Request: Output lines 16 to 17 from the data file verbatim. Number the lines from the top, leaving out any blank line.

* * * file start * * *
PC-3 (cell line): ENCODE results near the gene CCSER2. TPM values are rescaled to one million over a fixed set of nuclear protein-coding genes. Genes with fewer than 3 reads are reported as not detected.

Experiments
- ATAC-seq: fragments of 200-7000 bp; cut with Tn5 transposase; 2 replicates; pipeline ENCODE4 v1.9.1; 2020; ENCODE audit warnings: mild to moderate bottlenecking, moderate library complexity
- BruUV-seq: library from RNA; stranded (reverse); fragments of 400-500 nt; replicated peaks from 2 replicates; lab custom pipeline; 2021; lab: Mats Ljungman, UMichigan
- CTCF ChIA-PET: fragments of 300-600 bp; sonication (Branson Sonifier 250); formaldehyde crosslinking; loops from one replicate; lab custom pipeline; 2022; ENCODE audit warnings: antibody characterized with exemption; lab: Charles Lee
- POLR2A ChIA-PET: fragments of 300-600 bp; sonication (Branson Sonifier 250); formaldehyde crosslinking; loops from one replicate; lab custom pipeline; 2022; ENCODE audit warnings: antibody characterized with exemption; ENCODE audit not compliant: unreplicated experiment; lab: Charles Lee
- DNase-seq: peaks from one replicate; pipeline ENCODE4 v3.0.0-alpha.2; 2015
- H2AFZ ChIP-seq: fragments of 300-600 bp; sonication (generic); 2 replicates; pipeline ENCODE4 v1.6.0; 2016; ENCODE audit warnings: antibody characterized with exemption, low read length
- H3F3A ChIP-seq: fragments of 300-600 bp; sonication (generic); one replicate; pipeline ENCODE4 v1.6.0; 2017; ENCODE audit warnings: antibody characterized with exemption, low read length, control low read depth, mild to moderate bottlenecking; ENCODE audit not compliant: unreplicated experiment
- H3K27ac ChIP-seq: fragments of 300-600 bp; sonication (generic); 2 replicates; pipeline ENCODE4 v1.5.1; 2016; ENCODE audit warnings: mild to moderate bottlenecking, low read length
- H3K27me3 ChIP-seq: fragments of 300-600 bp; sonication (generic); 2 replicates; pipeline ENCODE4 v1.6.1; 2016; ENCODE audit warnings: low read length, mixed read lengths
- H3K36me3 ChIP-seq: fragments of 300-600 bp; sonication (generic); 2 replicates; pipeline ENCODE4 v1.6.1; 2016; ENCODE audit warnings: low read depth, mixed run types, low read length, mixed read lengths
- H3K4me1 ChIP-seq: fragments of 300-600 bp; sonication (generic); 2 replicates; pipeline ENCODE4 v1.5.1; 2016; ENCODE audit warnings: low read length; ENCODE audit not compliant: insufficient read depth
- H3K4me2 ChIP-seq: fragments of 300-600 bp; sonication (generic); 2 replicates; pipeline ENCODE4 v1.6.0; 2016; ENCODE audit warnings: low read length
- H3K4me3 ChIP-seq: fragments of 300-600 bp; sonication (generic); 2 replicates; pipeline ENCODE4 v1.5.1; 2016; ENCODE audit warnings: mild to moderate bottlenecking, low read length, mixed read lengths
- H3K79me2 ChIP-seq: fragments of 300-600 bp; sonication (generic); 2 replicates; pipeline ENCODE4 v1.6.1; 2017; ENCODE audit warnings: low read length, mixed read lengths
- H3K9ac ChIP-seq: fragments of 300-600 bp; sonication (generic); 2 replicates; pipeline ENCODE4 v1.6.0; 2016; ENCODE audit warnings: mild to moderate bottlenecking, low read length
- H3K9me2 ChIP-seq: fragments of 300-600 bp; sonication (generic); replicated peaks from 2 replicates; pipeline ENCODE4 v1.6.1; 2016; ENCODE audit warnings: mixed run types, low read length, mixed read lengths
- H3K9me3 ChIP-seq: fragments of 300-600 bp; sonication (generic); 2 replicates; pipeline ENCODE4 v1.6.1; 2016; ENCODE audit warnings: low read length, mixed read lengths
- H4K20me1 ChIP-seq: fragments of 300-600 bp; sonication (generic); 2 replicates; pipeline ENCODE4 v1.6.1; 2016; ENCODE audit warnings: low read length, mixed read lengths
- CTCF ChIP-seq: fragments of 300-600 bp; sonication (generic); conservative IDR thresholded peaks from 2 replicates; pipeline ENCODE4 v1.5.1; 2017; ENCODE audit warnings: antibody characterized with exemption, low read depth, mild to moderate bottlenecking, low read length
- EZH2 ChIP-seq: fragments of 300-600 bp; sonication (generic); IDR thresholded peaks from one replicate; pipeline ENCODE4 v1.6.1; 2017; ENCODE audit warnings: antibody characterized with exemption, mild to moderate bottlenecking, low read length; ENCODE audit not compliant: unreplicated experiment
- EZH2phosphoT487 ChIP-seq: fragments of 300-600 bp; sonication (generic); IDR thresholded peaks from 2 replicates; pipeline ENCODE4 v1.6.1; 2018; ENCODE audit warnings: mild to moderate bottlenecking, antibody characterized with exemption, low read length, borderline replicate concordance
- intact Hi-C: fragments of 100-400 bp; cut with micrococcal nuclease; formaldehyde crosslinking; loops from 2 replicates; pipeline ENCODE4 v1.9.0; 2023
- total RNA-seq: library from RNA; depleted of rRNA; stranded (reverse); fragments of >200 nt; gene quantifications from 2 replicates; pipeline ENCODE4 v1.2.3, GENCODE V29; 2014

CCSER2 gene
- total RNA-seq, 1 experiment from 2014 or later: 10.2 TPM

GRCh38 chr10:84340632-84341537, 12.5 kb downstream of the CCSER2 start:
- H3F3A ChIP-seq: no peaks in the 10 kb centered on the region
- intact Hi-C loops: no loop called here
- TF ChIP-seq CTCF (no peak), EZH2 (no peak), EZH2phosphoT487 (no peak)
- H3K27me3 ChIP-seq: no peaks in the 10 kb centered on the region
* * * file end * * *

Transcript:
- H3K79me2 ChIP-seq: fragments of 300-600 bp; sonication (generic); 2 replicates; pipeline ENCODE4 v1.6.1; 2017; ENCODE audit warnings: low read length, mixed read lengths
- H3K9ac ChIP-seq: fragments of 300-600 bp; sonication (generic); 2 replicates; pipeline ENCODE4 v1.6.0; 2016; ENCODE audit warnings: mild to moderate bottlenecking, low read length